Posted on February 27, 2014 at 3:56 PM
Friday, Feb 28 at 10:55 AM
(KMOV) – A former St. Louis alderman has been fined $100,000 by the Missouri Ethics Commission for improperly spending nearly $20,000 in campaign contributions on student loans, new clothes and other personal expenses.
In a letter sent to members of the media, she admitted to the Missouri Ethics Commission last fall that she used campaign funds for personal use during her time as alderman. She was one of the youngest to be elected in St. Louis City in 2007 and stepped down in November 2012.
"The serious allegations certainly speak for themselves, but we admire how Kacie took full responsibility for her actions and will address them with the Missouri Ethics Commission," said Maggie Crane, Director of Communications for Mayor Slay.
Now the Missouri Ethics Commission has fined her $100,000 thousand for a variety of violations, Including spending campaign money to pay for student loans, clothes, jewelry and spa services.
She can avoid the full fine if she pays 10 percent of it within 45 days. There are no criminal penalties.
Click here to read the full Missouri Ethics Commission documents.
The full letter is shown below.
I am full of regret for not fulfilling the trust, support and friendship you have given me. But most of all, I am sorry.
It will soon become public that, while serving as Alderman, I converted campaign funds for personal use. My actions were illegal and indefensible.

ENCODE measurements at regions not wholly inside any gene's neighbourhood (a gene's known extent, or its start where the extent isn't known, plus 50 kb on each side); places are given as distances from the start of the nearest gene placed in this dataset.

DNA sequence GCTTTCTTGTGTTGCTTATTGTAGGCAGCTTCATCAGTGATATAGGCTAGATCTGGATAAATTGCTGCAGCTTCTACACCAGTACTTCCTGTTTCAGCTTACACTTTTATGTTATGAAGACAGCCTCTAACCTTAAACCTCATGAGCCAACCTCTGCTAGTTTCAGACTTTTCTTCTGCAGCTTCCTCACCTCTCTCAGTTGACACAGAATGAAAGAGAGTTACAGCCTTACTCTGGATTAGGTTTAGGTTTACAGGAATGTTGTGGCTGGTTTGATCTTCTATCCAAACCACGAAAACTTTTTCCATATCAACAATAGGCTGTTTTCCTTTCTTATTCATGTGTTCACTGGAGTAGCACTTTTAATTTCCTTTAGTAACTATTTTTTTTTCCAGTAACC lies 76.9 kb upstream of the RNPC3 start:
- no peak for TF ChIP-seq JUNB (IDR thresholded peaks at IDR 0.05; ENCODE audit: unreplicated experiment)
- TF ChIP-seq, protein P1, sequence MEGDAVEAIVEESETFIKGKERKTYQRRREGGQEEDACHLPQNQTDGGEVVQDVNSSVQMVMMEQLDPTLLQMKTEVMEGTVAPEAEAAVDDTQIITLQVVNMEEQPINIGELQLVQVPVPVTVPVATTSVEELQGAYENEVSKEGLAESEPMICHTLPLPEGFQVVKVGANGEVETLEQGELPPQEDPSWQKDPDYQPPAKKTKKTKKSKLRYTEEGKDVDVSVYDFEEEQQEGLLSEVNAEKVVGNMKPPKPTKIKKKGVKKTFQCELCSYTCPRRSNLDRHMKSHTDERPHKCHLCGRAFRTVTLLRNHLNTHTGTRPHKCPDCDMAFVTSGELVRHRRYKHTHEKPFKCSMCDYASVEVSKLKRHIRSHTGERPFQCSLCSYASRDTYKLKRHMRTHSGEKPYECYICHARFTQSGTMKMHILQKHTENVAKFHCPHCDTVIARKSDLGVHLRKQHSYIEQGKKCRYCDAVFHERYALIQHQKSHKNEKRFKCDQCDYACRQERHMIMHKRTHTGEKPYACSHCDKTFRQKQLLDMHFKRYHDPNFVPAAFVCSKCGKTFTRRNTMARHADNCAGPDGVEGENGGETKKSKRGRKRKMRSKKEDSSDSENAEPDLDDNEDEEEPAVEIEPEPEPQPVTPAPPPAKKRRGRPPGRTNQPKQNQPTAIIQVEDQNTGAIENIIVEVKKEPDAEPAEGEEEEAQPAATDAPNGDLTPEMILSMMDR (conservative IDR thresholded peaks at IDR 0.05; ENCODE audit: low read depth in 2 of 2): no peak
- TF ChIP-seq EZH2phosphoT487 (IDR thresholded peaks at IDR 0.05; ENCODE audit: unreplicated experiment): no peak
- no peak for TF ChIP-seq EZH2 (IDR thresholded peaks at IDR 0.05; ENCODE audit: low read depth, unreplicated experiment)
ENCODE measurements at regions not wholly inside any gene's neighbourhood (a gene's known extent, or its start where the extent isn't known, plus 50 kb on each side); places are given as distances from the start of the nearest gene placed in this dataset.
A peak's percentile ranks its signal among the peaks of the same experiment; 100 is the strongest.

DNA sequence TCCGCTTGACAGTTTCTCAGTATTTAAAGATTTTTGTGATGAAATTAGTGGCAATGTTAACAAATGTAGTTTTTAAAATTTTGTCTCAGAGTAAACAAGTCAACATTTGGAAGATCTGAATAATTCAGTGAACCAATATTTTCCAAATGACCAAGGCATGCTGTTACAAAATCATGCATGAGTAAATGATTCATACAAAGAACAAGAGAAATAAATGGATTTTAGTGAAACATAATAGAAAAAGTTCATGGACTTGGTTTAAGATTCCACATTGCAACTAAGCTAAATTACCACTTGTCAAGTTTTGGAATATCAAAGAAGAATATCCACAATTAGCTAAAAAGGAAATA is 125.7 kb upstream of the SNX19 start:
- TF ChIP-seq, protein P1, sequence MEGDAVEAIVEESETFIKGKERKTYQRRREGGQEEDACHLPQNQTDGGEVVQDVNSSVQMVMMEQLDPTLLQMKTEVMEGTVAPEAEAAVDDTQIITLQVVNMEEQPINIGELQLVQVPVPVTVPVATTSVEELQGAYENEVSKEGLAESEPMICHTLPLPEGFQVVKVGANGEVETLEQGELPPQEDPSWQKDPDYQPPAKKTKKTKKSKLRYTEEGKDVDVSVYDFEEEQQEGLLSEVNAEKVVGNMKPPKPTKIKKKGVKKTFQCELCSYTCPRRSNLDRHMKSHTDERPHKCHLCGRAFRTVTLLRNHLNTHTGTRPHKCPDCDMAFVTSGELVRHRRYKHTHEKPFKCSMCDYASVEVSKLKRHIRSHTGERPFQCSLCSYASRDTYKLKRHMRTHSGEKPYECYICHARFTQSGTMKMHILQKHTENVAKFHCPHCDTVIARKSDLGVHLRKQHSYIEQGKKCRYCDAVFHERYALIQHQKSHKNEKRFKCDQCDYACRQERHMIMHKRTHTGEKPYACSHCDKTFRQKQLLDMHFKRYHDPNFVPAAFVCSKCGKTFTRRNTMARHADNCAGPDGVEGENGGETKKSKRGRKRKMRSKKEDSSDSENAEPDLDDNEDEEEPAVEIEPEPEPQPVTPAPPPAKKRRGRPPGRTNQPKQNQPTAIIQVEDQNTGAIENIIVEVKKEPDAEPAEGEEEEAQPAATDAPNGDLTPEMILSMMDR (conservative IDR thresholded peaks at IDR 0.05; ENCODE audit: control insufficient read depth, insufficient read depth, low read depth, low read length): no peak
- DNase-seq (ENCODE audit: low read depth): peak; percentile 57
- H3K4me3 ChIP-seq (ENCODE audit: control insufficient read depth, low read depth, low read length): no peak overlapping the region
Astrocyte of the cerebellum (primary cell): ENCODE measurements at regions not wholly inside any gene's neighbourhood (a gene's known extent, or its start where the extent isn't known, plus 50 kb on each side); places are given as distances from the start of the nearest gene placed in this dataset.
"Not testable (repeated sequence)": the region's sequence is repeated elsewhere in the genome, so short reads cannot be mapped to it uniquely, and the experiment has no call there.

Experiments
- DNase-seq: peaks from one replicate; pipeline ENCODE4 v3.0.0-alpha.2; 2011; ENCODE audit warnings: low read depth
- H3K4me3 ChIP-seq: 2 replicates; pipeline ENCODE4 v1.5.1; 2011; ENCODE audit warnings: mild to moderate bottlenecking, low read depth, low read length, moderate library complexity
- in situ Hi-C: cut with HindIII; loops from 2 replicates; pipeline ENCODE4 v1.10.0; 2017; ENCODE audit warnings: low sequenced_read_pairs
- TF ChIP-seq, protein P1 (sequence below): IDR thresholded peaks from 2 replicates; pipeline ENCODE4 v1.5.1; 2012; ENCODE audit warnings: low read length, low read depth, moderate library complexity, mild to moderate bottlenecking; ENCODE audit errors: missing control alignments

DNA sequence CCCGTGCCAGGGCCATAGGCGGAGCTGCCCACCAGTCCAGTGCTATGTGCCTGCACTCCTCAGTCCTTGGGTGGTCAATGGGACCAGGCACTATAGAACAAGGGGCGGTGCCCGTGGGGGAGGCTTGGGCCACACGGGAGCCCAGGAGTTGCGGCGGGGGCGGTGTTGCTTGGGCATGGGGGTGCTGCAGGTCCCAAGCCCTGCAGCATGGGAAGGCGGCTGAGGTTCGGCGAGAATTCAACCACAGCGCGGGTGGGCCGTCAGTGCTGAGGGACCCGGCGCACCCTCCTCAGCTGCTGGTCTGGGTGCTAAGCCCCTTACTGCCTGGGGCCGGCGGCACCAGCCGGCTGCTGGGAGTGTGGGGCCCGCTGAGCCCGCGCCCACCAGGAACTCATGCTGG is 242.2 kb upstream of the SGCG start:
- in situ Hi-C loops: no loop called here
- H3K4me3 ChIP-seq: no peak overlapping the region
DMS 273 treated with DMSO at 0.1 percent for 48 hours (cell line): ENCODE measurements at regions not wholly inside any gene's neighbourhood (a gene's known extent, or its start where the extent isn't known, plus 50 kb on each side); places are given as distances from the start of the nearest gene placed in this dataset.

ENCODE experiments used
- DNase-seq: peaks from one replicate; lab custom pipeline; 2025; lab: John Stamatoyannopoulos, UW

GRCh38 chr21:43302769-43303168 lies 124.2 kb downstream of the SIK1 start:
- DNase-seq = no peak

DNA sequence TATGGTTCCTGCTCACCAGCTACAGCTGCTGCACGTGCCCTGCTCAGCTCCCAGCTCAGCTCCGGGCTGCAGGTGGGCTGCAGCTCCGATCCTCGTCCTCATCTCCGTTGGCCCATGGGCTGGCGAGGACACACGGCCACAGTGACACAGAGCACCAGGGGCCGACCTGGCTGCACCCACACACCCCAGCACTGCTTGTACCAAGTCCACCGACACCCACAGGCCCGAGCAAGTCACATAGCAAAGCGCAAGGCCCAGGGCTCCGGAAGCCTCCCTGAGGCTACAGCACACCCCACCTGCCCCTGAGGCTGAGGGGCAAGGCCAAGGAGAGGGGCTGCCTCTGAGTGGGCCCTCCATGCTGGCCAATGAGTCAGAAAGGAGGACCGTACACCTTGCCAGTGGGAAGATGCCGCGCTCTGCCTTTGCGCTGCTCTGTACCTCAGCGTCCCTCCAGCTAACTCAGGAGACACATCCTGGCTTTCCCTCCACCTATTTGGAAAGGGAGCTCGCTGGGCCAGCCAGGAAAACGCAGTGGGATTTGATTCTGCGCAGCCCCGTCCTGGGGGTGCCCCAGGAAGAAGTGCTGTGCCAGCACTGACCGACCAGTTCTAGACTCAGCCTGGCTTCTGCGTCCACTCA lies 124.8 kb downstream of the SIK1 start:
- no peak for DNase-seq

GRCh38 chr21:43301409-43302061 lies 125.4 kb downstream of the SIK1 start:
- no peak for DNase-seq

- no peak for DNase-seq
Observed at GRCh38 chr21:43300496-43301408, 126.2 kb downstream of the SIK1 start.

Regrettably, my mistakes resulted not from need, but from greed and selfishness. I fell into a behavior in which, if I desired something that I could not afford, I used my campaign funds to buy it. This was wrong.
My conduct began on a small-scale that I erroneously convinced myself was innocent and harmless. However, I now realize that the misappropriation of any amount is improper and beneath the standards for anyone who serves the public.
Last fall, I contacted the Missouri Ethics Commission to notify them of my violations of our state's election law. Along with legal counsel, I met with them in Jefferson City and laid out every dollar spent on personal use. We provided every transaction and bank statement in an attempt to provide complete transparency for my mistakes. This week, we finalized an agreement documenting my violations and stipulating the restitution and fines I will pay as a result of my actions.
While the official inquiry has concluded, this letter is the first step of my journey to rebuild the trust of individuals like you. So many people took a chance and voted for me at the age of 26. They knocked on doors for me and stood out in the rain for me. You believed in me and I know I have disappointed you. Nothing is more important to me than repairing the damage I have done.
Please know that I am committed to making good on my very bad judgment. I am not yet sure what God and the future holds for me, but I know the first step is to admit what I have done and to no longer keep things in the dark.
Again, I am deeply sorry for my actions, ask for your forgiveness, and welcome your prayers and continued friendship.
Kacie Starr Triplett